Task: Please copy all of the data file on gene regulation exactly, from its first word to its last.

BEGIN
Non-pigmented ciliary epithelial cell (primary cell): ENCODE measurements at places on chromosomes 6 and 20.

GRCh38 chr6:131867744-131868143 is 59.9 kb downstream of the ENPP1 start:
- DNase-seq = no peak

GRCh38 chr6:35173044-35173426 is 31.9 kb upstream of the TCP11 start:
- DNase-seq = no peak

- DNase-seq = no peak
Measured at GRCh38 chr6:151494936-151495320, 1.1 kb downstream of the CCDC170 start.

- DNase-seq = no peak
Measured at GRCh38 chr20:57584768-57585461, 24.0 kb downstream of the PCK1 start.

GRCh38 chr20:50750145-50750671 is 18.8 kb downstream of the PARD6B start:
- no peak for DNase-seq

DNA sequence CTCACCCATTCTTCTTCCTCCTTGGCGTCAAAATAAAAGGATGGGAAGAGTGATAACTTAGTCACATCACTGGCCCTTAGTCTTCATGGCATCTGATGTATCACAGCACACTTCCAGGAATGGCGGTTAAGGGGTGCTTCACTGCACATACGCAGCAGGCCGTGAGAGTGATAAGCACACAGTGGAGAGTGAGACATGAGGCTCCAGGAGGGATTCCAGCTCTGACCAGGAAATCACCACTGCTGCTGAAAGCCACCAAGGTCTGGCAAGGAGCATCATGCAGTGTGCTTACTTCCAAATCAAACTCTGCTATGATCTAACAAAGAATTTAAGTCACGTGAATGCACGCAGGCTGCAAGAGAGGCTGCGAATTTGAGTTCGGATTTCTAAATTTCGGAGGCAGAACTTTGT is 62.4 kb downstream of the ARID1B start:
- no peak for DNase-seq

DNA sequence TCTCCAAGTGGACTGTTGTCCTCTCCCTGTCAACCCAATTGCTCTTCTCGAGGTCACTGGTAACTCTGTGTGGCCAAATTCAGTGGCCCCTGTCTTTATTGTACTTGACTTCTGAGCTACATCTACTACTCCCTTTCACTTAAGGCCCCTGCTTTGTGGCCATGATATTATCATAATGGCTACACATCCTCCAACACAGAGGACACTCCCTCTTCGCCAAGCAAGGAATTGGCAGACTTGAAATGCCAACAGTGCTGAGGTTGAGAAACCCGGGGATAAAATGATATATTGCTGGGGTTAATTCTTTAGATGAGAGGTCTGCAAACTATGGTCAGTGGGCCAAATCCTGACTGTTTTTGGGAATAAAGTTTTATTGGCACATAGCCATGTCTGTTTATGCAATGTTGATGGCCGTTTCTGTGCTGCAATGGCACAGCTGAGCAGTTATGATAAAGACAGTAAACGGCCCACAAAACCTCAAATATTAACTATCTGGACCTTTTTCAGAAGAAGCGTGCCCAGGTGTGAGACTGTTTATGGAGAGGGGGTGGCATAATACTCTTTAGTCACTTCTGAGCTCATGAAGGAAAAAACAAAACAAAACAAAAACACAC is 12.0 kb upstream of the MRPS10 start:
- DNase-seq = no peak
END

Non-pigmented ciliary epithelial cell (primary cell): ENCODE measurements at places on chromosomes 6 and 20.

GRCh38 chr6:131867744-131868143 is 59.9 kb downstream of the ENPP1 start:
- DNase-seq = no peak

GRCh38 chr6:35173044-35173426 is 31.9 kb upstream of the TCP11 start:
- DNase-seq = no peak

- DNase-seq = no peak
Measured at GRCh38 chr6:151494936-151495320, 1.1 kb downstream of the CCDC170 start.

- DNase-seq = no peak
Measured at GRCh38 chr20:57584768-57585461, 24.0 kb downstream of the PCK1 start.

GRCh38 chr20:50750145-50750671 is 18.8 kb downstream of the PARD6B start:
- no peak for DNase-seq

DNA sequence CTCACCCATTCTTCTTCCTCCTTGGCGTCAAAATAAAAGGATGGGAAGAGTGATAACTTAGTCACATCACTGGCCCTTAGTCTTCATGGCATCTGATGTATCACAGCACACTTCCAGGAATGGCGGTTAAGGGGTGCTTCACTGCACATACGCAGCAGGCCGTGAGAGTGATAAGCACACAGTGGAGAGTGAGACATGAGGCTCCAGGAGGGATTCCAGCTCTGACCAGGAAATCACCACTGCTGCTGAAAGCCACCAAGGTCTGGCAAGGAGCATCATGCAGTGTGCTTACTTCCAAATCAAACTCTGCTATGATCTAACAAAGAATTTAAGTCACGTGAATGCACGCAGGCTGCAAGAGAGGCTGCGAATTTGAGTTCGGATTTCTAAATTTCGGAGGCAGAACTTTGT is 62.4 kb downstream of the ARID1B start:
- no peak for DNase-seq

DNA sequence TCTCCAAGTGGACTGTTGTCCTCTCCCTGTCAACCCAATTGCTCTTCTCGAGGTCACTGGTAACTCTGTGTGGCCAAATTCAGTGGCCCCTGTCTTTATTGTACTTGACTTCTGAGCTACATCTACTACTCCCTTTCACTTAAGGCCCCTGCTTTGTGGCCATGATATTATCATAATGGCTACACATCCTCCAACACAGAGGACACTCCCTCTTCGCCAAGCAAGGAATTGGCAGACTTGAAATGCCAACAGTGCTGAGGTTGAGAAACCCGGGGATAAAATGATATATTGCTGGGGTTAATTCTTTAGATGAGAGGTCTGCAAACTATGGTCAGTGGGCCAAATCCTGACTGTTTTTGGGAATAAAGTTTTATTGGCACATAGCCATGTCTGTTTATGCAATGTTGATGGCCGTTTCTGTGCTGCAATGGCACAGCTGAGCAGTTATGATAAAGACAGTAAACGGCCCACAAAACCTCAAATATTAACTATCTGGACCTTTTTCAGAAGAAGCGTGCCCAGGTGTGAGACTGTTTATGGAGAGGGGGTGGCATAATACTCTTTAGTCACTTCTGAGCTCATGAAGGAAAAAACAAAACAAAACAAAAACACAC is 12.0 kb upstream of the MRPS10 start:
- DNase-seq = no peak